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Festival to present literature adapted into film

Hsieh Hsiao-yun, director of the Department of Cultural Affairs, right, gave a Chinese stamp to filmmaker Stephane Brize. The stamp has the Chinese inscription of Stephane’s name on it.Taipei City Government announced last Saturday that a film festival that features 10 flicks adapted from literature will kick off on April 23, the World Book and Copyright Day.

The film festival is part of the activities of the 12th Taipei Literature Festival. The 10 films, all adaptations from popular novels or classic literature, will be screened at the Spot-Taipei Film House from April 23 to April 25, free of charge.

The 10 films are “The Girl with Dragon Tattoo” adapted from Swedish journalist and novelist Stieg Larsson’s “The Millennium-trilogy,” “Le hérisson” adapted from Muriel Barbery’s same-title bestseller, “The Nights of Dream” based on Japanese author Natsume Soseki’s same-title novel, Francoise Sagan’s biographic flick “Sagan” and “Buddenbrooks” adapted from German litterateur Thomas Mann’s first novel.

Others include “Les destinées sentimentales” based on the novel by Jacques Chardonne, “Changing Sides” adapted from popular fiction written by Alix Girod de l’Ain, French auteur Eric Rohmer’s “The Romance of Astrea and Celadon” which goes back to the 17th century literary classic “L’Astree” for inspiration and “Wedding Fever in Campobello” adapted from budding German writer Jan Weiler’s “Maria, ihm schmeck’s nicht.”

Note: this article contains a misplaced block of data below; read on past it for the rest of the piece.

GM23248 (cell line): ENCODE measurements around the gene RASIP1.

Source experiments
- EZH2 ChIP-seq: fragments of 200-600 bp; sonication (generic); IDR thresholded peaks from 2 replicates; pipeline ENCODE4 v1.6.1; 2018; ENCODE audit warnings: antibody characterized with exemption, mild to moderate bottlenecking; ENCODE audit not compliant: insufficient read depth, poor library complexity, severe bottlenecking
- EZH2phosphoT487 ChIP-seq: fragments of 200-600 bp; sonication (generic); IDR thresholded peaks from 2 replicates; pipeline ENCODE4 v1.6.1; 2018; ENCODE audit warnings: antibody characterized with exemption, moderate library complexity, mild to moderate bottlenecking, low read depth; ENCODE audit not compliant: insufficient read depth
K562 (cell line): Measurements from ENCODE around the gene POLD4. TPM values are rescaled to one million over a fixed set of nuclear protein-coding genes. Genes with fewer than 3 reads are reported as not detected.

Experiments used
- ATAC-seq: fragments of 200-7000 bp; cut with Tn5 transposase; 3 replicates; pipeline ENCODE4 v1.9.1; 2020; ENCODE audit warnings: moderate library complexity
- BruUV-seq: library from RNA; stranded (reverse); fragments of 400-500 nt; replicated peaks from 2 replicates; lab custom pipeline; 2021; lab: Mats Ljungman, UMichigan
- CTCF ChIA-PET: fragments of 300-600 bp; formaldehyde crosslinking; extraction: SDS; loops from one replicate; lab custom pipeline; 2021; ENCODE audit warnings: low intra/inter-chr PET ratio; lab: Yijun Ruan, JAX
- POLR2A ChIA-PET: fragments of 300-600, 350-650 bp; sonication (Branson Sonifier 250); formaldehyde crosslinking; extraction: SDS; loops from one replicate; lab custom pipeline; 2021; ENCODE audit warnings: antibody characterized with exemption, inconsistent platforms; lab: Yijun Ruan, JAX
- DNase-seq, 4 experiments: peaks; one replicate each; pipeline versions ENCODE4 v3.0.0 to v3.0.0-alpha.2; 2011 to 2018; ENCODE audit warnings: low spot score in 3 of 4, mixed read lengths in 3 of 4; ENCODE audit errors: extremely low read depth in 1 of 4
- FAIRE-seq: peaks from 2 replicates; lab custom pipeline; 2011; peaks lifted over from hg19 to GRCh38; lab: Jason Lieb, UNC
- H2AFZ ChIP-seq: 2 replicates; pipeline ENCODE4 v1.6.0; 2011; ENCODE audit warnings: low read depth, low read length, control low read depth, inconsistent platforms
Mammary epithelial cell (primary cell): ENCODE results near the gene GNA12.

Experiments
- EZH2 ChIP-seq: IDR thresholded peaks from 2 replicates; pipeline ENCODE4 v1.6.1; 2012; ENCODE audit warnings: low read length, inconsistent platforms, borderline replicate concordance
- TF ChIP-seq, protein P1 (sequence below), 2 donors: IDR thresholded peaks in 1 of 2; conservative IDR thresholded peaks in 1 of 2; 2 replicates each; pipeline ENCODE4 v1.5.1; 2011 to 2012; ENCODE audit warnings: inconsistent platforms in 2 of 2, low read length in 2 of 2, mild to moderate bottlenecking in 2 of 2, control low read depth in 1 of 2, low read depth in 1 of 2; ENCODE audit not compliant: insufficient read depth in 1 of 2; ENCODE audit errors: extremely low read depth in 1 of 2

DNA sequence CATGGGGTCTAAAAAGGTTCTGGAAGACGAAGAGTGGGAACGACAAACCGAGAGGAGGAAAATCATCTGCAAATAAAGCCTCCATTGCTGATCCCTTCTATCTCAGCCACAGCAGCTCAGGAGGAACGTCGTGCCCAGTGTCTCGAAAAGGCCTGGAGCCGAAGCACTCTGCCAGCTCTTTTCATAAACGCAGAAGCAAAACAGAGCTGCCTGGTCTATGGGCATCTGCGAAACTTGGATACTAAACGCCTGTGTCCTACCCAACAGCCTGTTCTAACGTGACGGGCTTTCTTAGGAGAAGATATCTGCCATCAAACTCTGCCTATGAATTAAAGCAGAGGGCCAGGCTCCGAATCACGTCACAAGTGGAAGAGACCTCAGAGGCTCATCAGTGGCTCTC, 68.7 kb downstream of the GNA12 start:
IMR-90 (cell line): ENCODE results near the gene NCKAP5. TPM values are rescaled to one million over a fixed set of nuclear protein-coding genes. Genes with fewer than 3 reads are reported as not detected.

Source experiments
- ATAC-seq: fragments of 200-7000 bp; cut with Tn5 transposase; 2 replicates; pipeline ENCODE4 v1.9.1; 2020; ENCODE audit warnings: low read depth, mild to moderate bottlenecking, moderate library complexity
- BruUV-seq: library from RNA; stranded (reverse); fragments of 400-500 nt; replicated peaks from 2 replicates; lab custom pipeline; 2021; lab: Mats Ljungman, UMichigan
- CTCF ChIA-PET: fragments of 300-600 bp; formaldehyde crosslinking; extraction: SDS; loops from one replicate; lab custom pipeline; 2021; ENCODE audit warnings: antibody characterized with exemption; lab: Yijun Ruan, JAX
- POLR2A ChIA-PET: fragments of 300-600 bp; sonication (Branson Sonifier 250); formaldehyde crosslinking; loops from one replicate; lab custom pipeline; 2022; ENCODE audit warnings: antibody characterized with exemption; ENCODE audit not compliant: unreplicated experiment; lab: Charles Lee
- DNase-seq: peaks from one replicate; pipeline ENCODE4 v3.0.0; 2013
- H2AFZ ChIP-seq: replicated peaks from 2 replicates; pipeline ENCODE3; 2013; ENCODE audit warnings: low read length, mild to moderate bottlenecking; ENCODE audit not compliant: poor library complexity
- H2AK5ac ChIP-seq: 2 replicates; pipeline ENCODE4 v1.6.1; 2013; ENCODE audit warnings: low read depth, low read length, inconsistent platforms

French director Stephane Brize’s “Mademoiselle Chambon,” which Brize adapted from the same-title bestseller novel “Mademoiselle Chambon” will close the three-day festival at 7:50 p.m. on Sunday.

“Literature is a very important medium and has been for some time,” Hsieh Hsiao-yun, director of the Department of Cultural Affairs, Taipei City Government, said at Saturday’s press conference. “It has always been a great source of inspiration for filmmakers. It is our first attempt in 12 years to introduce literature-inspired films to a wider audience.”

Hsieh offered two Chinese stamps as a gift for Brize, who flew from France to attend the press conference. “I am honored to have my film showing in Taiwan, never did I think this would happen when I was a child,” said Brize who adapted and directed “Mademoiselle Chambon” by himself. It is reported that Eric Holder author of “Mademoiselle Chambon” wrote an email to Brize after watching the film and praised him for the adaptation.